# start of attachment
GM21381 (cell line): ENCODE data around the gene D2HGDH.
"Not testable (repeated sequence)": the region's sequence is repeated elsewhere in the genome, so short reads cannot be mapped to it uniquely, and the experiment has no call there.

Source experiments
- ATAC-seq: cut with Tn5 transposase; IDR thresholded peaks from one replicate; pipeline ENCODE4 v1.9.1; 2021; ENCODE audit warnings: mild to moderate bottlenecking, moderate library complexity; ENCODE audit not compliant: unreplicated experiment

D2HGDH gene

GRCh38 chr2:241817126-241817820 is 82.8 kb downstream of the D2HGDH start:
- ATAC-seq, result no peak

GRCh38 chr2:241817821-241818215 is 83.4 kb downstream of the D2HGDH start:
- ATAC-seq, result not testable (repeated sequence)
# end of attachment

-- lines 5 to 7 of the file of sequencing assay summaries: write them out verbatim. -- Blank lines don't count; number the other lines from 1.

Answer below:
D2HGDH gene

GRCh38 chr2:241817126-241817820 is 82.8 kb downstream of the D2HGDH start:
- ATAC-seq, result no peak